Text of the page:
public health initiative in Hamilton County to reduce the spread of
diseases through needle sharing reports a quarter of its client base
travels down from Butler County.
Libby Harrison, program manager
at Cincinnati Exchange Project, said the advocacy agency opened its door
in January in an effort to combat the spread of HIV and hepatitis C.
The agency offers drug addicts a safe place for a one-to-one exchange of
used syringes for clean syringes.
“People who come to us are
already drug addicts,” Harrison said. “Our goal is disease prevention
and to be happy to see them to build a sense of trust for when they’re
ready for treatment.”
After a heated discussion, the Lower Price Hill Community Council
voted Monday to bar the Cincinnati Exchange, a syringe exchange program,
from its streets.
Adam Reilly, a Planned Parenthood HIV program
coordinator who works for Cincinnati Exchange, tried to convince
residents, saying needle exchanges are part of a three-part solution:
Prevention, harm reduction (including the exchange) and treatment.
are part of a larger solution,” Reilly said. “Meeting people where they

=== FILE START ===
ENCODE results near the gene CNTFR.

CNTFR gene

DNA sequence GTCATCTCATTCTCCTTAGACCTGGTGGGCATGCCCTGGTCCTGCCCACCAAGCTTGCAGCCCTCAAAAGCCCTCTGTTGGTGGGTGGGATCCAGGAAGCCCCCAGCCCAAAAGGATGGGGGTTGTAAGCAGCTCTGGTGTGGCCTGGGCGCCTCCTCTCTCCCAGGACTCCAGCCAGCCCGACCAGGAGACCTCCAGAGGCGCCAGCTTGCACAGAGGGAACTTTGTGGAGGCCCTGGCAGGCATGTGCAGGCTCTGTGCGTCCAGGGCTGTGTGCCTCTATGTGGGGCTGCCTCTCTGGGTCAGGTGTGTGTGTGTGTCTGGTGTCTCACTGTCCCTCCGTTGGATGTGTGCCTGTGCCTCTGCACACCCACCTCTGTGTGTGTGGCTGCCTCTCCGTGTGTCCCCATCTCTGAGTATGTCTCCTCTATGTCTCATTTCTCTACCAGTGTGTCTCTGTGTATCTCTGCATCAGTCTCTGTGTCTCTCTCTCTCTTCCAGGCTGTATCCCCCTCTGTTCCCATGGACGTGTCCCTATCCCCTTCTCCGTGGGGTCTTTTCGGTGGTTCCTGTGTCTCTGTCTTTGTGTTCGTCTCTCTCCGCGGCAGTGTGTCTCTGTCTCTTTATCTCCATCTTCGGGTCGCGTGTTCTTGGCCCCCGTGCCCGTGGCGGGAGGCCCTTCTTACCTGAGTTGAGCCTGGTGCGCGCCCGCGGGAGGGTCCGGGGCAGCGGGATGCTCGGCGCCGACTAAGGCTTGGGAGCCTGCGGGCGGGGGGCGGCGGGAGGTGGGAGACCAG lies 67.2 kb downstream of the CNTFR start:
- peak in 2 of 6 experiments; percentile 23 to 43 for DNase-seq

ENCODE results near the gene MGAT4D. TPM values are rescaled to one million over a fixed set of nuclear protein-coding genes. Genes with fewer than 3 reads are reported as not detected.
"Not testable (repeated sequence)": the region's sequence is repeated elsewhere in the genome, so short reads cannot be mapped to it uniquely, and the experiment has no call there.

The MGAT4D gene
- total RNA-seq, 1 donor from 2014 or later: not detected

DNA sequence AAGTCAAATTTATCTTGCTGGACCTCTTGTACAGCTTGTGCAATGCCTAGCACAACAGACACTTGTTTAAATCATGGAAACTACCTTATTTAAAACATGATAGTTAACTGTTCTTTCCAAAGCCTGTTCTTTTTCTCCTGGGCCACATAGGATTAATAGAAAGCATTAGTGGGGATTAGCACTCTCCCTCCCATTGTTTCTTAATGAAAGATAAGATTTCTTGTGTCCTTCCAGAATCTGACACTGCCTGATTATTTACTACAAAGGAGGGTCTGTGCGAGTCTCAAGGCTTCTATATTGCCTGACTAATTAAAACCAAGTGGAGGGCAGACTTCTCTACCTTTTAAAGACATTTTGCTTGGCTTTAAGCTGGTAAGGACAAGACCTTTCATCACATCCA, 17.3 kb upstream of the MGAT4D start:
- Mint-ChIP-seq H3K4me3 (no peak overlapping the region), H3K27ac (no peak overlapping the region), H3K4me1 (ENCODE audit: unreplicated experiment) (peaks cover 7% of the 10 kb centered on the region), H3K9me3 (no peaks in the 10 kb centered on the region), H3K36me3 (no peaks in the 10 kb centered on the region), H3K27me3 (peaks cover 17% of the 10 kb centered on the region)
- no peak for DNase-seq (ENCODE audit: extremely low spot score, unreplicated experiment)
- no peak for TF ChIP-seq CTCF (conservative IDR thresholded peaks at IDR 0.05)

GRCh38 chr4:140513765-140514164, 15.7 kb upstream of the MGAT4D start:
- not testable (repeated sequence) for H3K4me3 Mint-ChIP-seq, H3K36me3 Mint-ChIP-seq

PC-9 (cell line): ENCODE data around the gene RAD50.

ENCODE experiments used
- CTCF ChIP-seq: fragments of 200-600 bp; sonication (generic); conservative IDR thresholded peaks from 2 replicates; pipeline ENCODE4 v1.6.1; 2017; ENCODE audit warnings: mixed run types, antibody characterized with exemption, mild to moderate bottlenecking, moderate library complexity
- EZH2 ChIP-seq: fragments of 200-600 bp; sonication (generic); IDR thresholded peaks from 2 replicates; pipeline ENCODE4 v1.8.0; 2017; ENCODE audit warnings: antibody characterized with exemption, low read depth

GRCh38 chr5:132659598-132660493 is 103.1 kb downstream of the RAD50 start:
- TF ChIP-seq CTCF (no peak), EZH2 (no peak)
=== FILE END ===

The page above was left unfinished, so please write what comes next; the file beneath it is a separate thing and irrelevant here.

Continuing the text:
are, keeping them safe until they can move onto … treatment and
After getting the state’s third needle exchange program underway –
more than two decades after efforts began – Cincinnati Exchange is
without a home, its mobile van indefinitely mothballed, booted from the
city of Springdale and facing the ire of leaders in a dozen other
Now, lines are being drawn in Lower Price Hill, Deer
Park, Mariemont, Sharonville and elsewhere even as state legislators are
considering making it easier for the creation of such programs.
disputes come as an unprecedented and well-documented heroin problem,
coupled with abuse of prescription opiates, has contributed to sharp
increases in hepatitis C and HIV infections in the region.
The first syringe exchange program in Hamilton County launched Feb. 10 in a Springdale shopping center, and the medical RV being used to combat the spread of HIV and hepatitis by heroin addicts could travel to other communities.
Called the Cincinnati Exchange Project, the public health initiative also is intended to encourage addicts to enter drug rehab programs, according to Dr. Judith Feinberg, a professor of internal medicine at the University of Cincinnati who is medical director of the project.